8 Simple Keys to Becoming a Better Salesperson Learn how to build a reputation as an expert no matter what you sell, so you can earn prospects' trust and start to achieve your sales goals.

By Napoleon Hill

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The following excerpt is from Napoleon Hill's Success Masters. Buy it now from Amazon | Barnes & Noble | Apple Books | IndieBound

In the book Selling, author Paul Harvey uses the American experiment as a basis for his lessons on the nature of selling. Whether you're selling a concept, an experience, or an experiment, it's all about positioning yourself as a trustworthy expert. That's especially true if your product, idea or concept is traditionally considered a "tough sell," like the concept of self-discipline he writes about.

If, as Harvey posits, everyone is a salesperson at heart, then we must all have the same approach, right? Not so fast. Your sales approach (and what you're selling) depends largely on your goals. And if you feel confident and knowledgeable about the product, service, or idea you're selling, then you're well positioned to not only sell it, but yourself as well.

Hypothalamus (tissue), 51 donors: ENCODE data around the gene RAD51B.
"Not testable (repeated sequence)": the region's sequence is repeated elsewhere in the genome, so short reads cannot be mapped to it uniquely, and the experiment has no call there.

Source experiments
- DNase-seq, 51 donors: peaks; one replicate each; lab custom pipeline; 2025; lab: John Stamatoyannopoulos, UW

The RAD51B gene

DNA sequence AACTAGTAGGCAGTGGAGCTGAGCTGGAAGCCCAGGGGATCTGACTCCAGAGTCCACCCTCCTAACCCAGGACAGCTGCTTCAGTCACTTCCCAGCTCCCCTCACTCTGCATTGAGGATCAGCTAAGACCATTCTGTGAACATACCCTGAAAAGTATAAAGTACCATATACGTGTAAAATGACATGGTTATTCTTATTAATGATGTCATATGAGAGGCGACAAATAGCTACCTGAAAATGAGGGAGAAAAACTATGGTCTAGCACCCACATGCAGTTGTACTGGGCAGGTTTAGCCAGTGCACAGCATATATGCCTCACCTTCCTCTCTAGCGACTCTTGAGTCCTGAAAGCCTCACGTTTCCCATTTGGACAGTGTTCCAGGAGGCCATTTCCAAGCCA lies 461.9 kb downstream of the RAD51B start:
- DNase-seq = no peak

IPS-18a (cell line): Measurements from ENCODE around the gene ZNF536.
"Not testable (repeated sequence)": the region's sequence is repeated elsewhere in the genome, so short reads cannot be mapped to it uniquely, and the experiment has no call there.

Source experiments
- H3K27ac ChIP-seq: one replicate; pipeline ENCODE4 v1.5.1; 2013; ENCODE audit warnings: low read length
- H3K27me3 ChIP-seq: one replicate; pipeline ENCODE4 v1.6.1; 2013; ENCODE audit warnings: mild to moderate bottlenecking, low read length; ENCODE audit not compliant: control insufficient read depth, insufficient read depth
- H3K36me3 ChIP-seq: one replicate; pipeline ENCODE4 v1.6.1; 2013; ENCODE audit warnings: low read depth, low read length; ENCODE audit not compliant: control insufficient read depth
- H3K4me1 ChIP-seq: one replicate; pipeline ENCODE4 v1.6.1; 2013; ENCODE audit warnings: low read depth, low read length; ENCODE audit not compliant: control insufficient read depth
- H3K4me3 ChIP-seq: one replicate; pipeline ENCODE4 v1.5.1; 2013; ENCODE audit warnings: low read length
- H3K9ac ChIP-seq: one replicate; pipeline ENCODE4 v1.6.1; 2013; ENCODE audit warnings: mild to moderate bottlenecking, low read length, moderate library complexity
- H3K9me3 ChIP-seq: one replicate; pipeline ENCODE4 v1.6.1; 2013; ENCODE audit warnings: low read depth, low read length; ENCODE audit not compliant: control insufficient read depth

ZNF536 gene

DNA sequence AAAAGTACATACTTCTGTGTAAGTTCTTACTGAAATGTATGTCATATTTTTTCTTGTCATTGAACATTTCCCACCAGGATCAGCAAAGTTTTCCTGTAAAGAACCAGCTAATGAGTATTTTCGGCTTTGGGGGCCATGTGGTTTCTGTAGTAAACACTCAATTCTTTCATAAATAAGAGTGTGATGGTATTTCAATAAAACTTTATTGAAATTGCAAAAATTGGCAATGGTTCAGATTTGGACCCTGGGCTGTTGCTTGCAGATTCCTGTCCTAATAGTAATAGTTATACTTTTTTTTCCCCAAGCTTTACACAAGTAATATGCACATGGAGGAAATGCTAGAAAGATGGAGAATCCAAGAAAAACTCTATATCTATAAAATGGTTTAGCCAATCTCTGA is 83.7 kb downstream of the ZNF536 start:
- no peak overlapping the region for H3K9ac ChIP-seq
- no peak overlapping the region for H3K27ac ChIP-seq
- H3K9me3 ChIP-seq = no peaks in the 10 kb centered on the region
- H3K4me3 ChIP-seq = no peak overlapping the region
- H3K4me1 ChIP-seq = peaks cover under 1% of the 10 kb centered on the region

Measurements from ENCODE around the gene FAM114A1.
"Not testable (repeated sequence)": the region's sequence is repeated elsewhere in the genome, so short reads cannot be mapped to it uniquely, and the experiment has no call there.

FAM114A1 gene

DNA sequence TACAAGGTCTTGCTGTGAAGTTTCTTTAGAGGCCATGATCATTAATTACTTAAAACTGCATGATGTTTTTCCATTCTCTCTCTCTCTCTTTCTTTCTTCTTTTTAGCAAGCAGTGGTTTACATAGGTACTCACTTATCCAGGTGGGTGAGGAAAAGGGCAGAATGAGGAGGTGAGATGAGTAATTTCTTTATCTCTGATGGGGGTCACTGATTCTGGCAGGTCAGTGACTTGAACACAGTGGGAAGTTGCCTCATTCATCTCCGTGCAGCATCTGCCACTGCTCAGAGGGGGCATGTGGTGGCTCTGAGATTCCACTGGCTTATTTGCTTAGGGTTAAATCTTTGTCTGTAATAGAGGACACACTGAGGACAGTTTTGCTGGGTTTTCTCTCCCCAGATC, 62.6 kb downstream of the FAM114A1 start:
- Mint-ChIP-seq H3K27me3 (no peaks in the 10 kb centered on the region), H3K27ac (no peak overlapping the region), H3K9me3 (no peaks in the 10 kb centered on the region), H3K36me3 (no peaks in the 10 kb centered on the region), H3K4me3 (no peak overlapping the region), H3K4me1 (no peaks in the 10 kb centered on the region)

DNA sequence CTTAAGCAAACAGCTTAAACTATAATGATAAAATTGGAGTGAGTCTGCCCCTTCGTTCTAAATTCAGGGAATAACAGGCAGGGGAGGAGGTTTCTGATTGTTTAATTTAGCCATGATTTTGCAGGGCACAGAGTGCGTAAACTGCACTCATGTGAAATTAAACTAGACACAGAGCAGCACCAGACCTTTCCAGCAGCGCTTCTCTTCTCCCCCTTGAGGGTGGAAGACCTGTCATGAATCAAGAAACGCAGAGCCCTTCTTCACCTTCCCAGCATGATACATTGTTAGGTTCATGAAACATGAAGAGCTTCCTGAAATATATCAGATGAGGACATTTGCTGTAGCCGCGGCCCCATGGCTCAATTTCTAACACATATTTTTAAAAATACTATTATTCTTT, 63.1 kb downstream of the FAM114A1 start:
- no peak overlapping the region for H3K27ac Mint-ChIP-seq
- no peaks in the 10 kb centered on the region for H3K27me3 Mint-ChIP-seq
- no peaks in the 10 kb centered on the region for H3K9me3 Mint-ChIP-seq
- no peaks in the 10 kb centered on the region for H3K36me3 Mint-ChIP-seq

The most successful salespeople in the world don't come across as salespeople. Instead, they carry themselves as experts in their industry who can solve key challenges for their ideal prospects. Simply put, if you're in the business of selling, then you're an expert in whatever you sell. It's up to you to make sure your prospects know it. While your prospects only see what's going on at their own companies, you can offer them a valuable bird's eye view of trends across the entire industry. But do your customers see it that way? If not, it's because you're coming off as salesy instead of as an expert.

The following eight simple keys will help you build a reputation as an expert in whatever you sell, so you can earn prospects' trust and start to achieve your sales goals.

1. Don't think like a salesperson